From Earlham Cluster Department
I have been considering two possible image handling frameworks for the software portion of my project: ImageMagick and ImageJ. Both seem to have very well documented APIs and modular structures. I have installed ImageMagick from source in my home directory on quark, and I have ImageJ on my own machine. (My machine has an old version of ImageMagick on it as it turns out.) I will be trying-out these two frameworks to see which one best fits my project.
- Is oriented towards batch processing
- Can be used with many languages through different APIs
- Could be faster than ImageJ
- Does not seem to have as many scientific analysis modules as ImageJ
- Has many analysis plugins that are very much like the kinds of things that I will need to be doing
- I have played with this program a little and it has some interesting transforms
- Plugin code can be moved across platforms easily
- Is completely in Java, a language that I don't know
- Is not oriented towards batch processing as much as ImageMagick
- Emailed the authors of the paper that I will be basing my project on to see if they can provide me with the code of their system for the software portion of the project.
- Created my project page.
- Read some on papers for my topic.
- Read some more about wavelets.
- Decided to use ImageMagick as the framework for my project. This will likely entail adding my own RGB to HSV (required by the wavelet algorithm) algorithm since it is unclear whether ImageMagick can provide HSV pixel access and modification.
- Started reading about the the general ImageMagick architecture and the C++ ImageMagick API, Magick++.
- Found a number of RGB to HSV and HSV to RGB algorithms including C source code.
- Some such algorithms are:
- I have not yet compared them to see if they agree on the process.
- Did more reading about the Magick++ API.
- Started implementing a color conversion function for HSV-RGB and RGB-HSV.
- Started making a flowchart and class description of the implementation.
- Got a volunteer to translate my source code request into Japanese.
- Today, I finished rereading and making a model of the system that I will hopefully be basing my project on. There is good news and bad news.
- The bad news is that there are some parts of the system that are not well described by the paper that will make it very difficult to implement. These parts include how each wavelet decomposition gives four results rather than one and how the clustering algorithm uses the feedback that it gets from the "Cluster Dispensation Value" algorithm that is supposed to keep the number of regions found in an image reasonable.
- The good news is that in my careful reading, I found that the signatures that are produced by this system seem to lend themselves to some interesting manipulations such as taking the high-frequency (detail) portions of one signature and putting it together with the low-frequency (general shapes) portions of another signature to make a signature of a composite object. This separation of the frequency levels would also allow different kinds of combinations of signature of similar objects, favoring either detail or overall shapes.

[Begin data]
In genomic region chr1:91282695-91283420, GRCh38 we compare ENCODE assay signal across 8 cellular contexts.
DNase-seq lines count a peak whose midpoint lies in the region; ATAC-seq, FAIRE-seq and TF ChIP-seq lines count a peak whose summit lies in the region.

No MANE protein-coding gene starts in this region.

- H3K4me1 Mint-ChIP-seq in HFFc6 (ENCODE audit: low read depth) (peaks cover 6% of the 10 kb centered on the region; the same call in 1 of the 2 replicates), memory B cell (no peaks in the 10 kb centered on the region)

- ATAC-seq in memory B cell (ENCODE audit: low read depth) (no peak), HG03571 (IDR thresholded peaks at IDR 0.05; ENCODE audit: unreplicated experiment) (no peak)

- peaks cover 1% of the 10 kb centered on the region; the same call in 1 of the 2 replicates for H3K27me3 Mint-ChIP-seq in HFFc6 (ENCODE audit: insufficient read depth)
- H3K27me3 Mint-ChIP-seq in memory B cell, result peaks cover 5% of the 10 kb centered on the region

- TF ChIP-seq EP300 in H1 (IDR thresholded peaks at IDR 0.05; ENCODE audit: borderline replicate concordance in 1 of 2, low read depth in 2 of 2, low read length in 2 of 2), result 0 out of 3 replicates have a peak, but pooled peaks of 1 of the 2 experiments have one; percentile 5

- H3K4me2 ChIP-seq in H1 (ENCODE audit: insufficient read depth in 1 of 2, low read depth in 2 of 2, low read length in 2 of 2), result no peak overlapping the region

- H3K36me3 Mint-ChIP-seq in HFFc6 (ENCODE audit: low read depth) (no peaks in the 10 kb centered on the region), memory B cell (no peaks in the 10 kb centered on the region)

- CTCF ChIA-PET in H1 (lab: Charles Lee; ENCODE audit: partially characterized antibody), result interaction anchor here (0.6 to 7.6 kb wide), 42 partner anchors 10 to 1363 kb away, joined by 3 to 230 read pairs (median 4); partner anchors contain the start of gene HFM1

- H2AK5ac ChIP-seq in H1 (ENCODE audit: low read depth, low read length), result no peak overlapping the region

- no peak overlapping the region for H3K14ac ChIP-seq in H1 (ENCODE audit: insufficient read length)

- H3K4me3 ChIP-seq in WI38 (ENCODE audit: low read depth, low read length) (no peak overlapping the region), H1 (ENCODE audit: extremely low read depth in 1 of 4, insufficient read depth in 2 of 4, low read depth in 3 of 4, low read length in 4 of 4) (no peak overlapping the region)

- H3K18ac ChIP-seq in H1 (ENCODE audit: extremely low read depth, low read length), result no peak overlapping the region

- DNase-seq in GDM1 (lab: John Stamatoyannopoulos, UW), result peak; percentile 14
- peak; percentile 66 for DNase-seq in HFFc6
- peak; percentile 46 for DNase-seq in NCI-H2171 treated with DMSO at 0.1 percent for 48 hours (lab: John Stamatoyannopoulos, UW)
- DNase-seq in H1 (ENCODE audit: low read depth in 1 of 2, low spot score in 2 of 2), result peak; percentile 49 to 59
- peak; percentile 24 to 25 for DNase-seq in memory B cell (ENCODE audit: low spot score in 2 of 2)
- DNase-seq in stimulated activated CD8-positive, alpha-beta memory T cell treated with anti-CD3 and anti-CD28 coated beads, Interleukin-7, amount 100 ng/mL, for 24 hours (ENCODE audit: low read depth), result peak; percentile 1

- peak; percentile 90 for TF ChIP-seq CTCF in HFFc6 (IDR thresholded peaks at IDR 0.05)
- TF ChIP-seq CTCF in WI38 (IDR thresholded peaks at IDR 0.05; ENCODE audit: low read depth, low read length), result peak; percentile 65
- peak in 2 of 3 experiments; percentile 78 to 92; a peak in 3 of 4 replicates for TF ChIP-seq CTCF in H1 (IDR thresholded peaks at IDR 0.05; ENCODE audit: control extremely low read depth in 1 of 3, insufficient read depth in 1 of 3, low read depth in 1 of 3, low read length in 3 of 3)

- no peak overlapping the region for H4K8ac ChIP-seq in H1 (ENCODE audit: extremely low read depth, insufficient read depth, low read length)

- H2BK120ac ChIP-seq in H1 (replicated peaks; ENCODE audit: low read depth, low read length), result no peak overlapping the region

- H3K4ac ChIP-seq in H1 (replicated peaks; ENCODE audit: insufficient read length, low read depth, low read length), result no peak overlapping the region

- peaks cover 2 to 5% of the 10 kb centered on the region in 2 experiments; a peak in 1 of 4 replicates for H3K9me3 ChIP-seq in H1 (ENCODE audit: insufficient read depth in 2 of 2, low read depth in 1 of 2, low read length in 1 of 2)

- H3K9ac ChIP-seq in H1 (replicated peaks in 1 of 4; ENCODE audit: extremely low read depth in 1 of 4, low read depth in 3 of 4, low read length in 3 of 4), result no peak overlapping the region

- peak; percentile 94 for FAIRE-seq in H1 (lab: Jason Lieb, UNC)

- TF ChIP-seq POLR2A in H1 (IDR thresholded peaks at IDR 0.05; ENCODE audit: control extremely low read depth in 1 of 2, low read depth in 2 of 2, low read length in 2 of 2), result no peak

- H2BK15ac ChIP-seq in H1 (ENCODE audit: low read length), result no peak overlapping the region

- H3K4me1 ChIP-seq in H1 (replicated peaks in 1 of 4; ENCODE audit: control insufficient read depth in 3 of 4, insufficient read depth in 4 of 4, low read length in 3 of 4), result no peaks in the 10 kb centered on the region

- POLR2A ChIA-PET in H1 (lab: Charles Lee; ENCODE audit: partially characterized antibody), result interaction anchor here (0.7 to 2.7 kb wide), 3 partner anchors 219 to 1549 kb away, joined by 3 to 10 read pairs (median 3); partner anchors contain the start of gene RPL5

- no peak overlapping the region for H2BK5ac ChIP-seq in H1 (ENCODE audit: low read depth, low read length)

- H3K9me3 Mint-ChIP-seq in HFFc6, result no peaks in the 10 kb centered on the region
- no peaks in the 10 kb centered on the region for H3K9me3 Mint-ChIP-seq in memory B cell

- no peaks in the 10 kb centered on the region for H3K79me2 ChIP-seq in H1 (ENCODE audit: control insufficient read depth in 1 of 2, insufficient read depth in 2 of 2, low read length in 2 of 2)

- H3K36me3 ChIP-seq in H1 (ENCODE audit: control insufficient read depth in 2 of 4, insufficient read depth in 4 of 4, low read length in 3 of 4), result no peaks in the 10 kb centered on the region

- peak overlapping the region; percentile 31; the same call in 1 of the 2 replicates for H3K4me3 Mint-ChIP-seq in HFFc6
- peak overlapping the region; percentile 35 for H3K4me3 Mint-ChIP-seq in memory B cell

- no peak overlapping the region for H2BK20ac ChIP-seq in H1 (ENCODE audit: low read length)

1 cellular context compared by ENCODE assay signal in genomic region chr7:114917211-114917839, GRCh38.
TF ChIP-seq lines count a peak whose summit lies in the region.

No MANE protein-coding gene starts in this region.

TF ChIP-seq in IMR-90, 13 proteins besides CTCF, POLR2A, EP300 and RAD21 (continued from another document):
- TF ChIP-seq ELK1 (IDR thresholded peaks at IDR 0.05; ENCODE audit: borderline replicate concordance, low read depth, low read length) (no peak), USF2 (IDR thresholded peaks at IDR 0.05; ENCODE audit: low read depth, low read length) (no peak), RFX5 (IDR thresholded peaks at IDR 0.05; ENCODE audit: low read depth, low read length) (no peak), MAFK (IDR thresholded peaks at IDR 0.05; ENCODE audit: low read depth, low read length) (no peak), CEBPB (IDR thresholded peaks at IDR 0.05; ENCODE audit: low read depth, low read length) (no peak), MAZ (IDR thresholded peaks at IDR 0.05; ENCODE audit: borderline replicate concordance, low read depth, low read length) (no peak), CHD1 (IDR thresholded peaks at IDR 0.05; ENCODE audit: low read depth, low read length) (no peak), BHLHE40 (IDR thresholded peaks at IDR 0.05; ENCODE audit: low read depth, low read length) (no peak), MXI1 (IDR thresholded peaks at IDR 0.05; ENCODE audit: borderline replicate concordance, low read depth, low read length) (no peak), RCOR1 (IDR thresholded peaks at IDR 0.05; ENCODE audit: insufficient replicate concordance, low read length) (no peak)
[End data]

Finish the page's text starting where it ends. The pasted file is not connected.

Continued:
- This morning, Mikio sent out the Japanese translation of my code request. No word back yet.
- I decided to implement a partial version of the image matching system since it seems unlikely that I will be able to build off of an existing system. My partial implementation will not have any region separation and will use the simple Harr wavelet decomposition. It will however do a hierarchical decomposition that will produce a multi-part signature from which one can separate detail from overall shape.
- Today I implemented my HSV color class.
- Tried to make a test program to get some image transforms working but was unable to get the program to link against the Imagemagick dynamic libraries.
- Spent the rest of the day trying to get ImageMagick working.
- Wasted the entire day trying to get ImageMagick to work and link to programs.
- Tried building ImageMagick from source with little luck.
- Had the idea that one could generalize signatures by modifying the wavelet decomposition algorithm to get adjacent pixel values from two different images (images that are to be generalized), thus averaging the images together. I have no idea if this would actually work. This would still have to be extended to combine/generalize an arbitrary number of images.
- Started the paper.
- Wrote an outline for my presentation.
- Started diagrams for my presentation.
- Got the Magick++ package at least partially working by patching a fink install with parts complied from source.
- Got the color space conversions partially working.
- Wrote out the standard wavelet decomposition algorithm in C++ with reference to Magick++ but didn't get it to compile yet. (Some annoyance with pointer dereferencing.)